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Brazilian Journal of Microbiology

Print version ISSN 1517-8382On-line version ISSN 1678-4405

Braz. J. Microbiol. vol.49  supl.1 São Paulo  2018 

Biotechnology and Industrial Microbiology

Antifungal activity of Gallesia integrifolia fruit essential oil

Keila Fernanda Raimundoa  b 

Wanessa de Campos Bortoluccia 

Jasmina Glamočlijac 

Marina Sokovićc 

José Eduardo Gonçalvesd  e 

Giani Andrea Lindea 

Nelson Barros Colautoa 

Zilda Cristiani Gazima  * 

aUniversidade Paranaense – Unipar, Programa de Pós-Graduação em Biotecnologia Aplicada à Agricultura, Umuarama, PR, Brazil

bInstituto Federal do Paraná – IFPR, Campus, Umuarama, PR, Brazil

cUniversity of Belgrade, Institute for Biological Research, Mycological Laboratory, Siniša Stanković, Belgrade, Serbia

dPrograma de Pós-graduação em Tecnologias Limpas, Uni Cesumar, Maringá, PR, Brazil

eInstituto Cesumar de Ciência, Tecnologia e Inovação, Uni Cesumar, Maringá, PR, Brazil


Gallesia integrifolia (Phytolaccaceae) is native to Brazil and has a strong alliaceous odor. The objective of this study was to identify the chemical composition of G. integrifolia fruit essential oil and evaluate fungicidal activity against the main food-borne diseases and food spoilage fungi. The essential oil was extracted by hydrodistillation and identified by GC–MS. From 35 identified compounds, 68% belonged to the organosulfur class. The major compounds were dimethyl trisulfide (15.49%), 2,8-dithianonane (52.63%) and lenthionine (14.69%). The utilized fungi were Aspergillus fumigatus, Aspergillus niger, Aspergillus ochraceus, Aspergillus versicolor, Penicillium funiculosum, Penicillium ochrochloron, Penicillium verrucosum var. cyclopium, and Trichoderma viride. Minimal fungicidal concentration for the essential oil varied from 0.02 to 0.18 mg/mL and bifonazole and ketoconazole controls ranged from 0.20 to 3.50 mg/mL. The lower concentration of the essential oil was able to control P. ochrochloron, A. fumigatus, A. versicolor, A. ochraceus and T. viride. This study shows a high fungicidal activity of G. integrifolia fruit essential oil and can support future applications by reducing the use of synthetic fungicides.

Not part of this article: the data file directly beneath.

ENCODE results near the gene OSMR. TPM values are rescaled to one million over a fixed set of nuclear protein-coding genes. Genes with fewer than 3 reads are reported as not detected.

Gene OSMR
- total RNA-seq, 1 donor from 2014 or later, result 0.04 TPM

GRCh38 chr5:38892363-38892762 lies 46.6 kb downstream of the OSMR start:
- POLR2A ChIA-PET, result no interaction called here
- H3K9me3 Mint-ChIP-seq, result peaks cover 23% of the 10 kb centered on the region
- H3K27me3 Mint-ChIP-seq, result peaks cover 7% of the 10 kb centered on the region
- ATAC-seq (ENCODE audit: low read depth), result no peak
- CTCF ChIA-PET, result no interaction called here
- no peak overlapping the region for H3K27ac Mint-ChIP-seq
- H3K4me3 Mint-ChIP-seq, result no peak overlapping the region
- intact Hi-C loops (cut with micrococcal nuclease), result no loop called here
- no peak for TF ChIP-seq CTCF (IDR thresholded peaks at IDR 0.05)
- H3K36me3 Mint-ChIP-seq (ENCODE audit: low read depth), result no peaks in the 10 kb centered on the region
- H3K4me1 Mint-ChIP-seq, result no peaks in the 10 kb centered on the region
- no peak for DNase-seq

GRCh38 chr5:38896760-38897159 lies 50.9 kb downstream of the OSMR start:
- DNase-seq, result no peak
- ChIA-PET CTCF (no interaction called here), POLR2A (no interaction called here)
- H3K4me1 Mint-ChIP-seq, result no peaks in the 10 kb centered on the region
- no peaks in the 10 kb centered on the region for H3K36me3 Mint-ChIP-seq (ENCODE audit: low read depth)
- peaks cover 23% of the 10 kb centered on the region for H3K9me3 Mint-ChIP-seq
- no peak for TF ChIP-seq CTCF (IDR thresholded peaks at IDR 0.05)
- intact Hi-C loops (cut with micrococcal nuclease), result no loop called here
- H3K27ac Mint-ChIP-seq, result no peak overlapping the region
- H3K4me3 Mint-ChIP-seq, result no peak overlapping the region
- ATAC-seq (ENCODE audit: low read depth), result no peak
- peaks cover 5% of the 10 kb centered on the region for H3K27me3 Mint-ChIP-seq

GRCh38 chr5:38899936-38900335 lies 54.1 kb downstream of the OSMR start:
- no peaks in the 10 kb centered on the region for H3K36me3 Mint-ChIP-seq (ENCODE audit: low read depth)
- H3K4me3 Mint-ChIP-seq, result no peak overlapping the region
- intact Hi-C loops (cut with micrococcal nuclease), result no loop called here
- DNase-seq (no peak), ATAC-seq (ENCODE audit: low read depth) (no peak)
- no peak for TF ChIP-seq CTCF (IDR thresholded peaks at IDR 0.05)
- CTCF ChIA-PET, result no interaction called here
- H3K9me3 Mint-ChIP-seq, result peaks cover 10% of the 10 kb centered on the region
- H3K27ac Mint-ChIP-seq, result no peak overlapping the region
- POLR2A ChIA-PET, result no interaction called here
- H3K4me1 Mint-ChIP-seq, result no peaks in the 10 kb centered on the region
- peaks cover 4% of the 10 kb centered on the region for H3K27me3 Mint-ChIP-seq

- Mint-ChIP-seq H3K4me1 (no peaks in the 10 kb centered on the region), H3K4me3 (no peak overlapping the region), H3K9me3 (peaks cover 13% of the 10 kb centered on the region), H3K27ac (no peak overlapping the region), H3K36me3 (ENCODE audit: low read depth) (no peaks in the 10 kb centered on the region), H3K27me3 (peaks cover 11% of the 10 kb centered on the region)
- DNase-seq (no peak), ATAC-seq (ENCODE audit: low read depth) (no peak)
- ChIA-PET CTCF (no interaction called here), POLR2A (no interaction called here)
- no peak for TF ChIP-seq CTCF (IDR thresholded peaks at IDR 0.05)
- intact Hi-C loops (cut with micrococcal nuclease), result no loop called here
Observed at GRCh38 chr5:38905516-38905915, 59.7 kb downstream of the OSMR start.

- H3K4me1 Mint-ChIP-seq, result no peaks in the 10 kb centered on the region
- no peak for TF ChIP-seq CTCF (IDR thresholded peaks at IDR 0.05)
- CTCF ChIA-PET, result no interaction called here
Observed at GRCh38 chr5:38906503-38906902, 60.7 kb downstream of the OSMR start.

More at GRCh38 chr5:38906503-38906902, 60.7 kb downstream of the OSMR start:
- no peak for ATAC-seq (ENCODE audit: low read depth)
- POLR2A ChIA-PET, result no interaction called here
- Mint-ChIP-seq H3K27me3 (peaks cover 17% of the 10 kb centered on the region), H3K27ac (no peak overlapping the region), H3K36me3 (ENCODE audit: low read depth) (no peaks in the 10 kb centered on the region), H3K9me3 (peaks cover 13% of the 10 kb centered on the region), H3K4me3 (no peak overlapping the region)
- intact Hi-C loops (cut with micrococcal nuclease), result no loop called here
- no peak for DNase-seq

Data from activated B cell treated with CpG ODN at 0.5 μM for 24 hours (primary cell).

Keywords Pau d’alho; 2,8-Dithianonane; Lenthionine; Aspergillus sp.; Penicillium sp.


Gallesia integrifolia (Spreng.) Harms and its synonymies Crateva gorarema Vell., Gallesia gorazema (Vell. Conc.) Moquin, Gallesia gorazema (Vell.) Moq., Gallesia ovata O. C. Schmidt, Gallesia scorododendrum Casar., Thouinia integrifolia Spreng. and G. integrifolia var. ovata (O.C. Schmidt) Nowicke belong to Phytolaccaceae family.1 This tree is popularly known as pau d’alho (common name in Portuguese) and is native to Brazil, from the states of Ceará to Paraná.2,3 In popular medicine, the bark of this species is utilized to prepare teas for the flu, coughing, pneumonia, vermin, gonorrhea, prostate tumors and rheumatism.4 However, despite the ethnopharmacological use, there are no studies on the chemical composition and antifungal activity of G. integrifolia fruit essential oil.

Microorganisms such as the genera Aspergillus, Fusarium, and Penicillium are responsible for food poisoning and food-borne infections that can also deteriorate foods and increase the cost of agricultural production, and health care.5,6 In addition, the genera Trichoderma, Aspergillus and Penicillium, known as green molds, occur on mushroom production when the composting is not correctly prepared and/or does not become selective enough.7

There are still few studies on fungal resistance to chemical products, but Arendrup8 describes that the global prevalence of azole resistance in Aspergillus is estimated to be around 3–6%. In addition, the resistance in Aspergillus spp seems to be related to the use of agricultural azoles for crop protection.9,10 Besides the resistance of these microorganisms, the indiscriminate use of fungicides in the production of foods can damage human and animal health.11,12 These chemical compounds can be toxic and their residues can have carcinogenic and teratogenic side effects.13 Thus, the search for new antimicrobial molecules are of interest for public health as well as for the maintenance and broadening of food product and an alternative to reduce microbial resistance.1417

Therefore, the present study aimed to evaluate the chemical composition and the fungicidal activity of G. integrifolia fruit essential oil against the main food-borne diseases and food spoilage fungi.

Materials and methods

Essential oil

Fresh fruits of G. integrifolia were collected in the month of June, 2015 in the morning, at the coordinates of S23°46′16″ and WO53°19′38″ and altitude of 442 m. The fruit essential oil was obtained by hydrodistillation technique in a modified Clevenger equipment for 2 h and stored at −20 °C.

Chemical identification